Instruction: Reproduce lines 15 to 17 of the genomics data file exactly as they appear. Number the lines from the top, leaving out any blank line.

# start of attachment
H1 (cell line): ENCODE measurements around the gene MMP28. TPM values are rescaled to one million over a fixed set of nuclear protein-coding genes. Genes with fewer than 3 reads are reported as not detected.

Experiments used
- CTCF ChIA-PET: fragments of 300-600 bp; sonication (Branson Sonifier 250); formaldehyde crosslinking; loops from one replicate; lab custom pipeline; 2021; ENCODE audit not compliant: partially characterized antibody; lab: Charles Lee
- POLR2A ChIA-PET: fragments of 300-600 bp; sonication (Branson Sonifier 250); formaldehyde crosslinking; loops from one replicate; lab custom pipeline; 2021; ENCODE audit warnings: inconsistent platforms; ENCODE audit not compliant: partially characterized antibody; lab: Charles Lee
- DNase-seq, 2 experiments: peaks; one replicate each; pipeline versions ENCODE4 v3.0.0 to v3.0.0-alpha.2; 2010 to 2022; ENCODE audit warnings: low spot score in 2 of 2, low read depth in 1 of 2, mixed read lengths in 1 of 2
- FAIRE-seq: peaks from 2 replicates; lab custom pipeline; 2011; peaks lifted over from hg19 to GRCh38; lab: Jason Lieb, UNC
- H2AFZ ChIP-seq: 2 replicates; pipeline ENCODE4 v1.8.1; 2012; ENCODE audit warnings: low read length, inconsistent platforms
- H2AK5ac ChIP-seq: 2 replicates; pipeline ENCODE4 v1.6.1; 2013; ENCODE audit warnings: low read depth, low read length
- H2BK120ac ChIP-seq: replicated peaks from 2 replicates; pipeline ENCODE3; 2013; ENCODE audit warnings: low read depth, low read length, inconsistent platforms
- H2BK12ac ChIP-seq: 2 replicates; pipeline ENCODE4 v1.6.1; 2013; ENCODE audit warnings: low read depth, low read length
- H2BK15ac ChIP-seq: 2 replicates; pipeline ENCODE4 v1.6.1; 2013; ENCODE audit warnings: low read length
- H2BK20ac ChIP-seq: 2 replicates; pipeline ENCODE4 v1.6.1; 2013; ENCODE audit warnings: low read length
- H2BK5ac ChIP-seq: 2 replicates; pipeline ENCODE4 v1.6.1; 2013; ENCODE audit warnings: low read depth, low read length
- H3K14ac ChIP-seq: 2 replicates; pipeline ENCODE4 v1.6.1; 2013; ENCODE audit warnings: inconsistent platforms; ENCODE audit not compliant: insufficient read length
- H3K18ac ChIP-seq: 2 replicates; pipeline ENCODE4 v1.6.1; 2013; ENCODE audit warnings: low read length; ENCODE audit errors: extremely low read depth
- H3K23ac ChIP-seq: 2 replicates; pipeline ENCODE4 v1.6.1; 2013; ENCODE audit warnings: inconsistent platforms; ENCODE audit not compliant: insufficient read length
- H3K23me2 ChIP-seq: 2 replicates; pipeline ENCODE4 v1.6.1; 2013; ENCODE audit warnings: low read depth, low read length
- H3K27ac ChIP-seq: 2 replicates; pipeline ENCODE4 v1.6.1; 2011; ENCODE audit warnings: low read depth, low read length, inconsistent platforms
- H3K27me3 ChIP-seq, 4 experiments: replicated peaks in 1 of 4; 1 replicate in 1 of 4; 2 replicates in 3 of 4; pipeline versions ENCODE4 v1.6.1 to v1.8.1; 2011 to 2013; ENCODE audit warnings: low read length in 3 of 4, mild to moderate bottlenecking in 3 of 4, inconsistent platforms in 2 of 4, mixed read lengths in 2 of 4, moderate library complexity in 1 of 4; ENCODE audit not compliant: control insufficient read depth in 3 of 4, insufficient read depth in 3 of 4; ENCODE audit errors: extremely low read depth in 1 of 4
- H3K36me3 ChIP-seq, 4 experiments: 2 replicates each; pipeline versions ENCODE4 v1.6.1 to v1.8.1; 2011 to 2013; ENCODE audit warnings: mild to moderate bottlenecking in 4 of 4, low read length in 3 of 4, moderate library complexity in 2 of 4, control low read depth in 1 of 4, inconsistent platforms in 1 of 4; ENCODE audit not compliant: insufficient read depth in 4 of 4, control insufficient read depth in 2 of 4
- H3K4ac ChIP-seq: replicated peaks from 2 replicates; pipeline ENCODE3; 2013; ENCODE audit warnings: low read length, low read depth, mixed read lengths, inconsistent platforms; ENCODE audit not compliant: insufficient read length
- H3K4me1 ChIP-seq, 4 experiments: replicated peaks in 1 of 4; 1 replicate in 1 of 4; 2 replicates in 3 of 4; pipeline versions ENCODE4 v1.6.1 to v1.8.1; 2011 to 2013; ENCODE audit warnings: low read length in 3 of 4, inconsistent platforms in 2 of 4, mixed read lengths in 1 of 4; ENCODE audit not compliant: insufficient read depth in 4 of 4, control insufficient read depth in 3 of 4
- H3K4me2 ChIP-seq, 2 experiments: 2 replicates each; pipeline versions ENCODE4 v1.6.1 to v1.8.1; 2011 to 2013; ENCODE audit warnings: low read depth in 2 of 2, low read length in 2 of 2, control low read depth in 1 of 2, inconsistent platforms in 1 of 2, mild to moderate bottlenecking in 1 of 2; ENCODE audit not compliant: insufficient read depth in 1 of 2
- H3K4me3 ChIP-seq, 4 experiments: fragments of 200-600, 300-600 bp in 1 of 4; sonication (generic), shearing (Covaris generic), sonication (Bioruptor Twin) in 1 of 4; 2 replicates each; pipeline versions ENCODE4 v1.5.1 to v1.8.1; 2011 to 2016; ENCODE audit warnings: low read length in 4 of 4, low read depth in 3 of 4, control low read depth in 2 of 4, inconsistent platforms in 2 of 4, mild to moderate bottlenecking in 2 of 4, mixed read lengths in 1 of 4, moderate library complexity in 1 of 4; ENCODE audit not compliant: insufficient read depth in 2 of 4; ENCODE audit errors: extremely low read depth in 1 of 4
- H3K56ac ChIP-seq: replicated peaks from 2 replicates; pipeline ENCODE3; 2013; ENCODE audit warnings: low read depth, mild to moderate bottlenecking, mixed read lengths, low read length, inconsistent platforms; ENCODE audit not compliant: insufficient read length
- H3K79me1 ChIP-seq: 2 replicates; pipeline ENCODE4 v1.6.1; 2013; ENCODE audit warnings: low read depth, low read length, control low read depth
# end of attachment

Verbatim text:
- H3K18ac ChIP-seq: 2 replicates; pipeline ENCODE4 v1.6.1; 2013; ENCODE audit warnings: low read length; ENCODE audit errors: extremely low read depth
- H3K23ac ChIP-seq: 2 replicates; pipeline ENCODE4 v1.6.1; 2013; ENCODE audit warnings: inconsistent platforms; ENCODE audit not compliant: insufficient read length
- H3K23me2 ChIP-seq: 2 replicates; pipeline ENCODE4 v1.6.1; 2013; ENCODE audit warnings: low read depth, low read length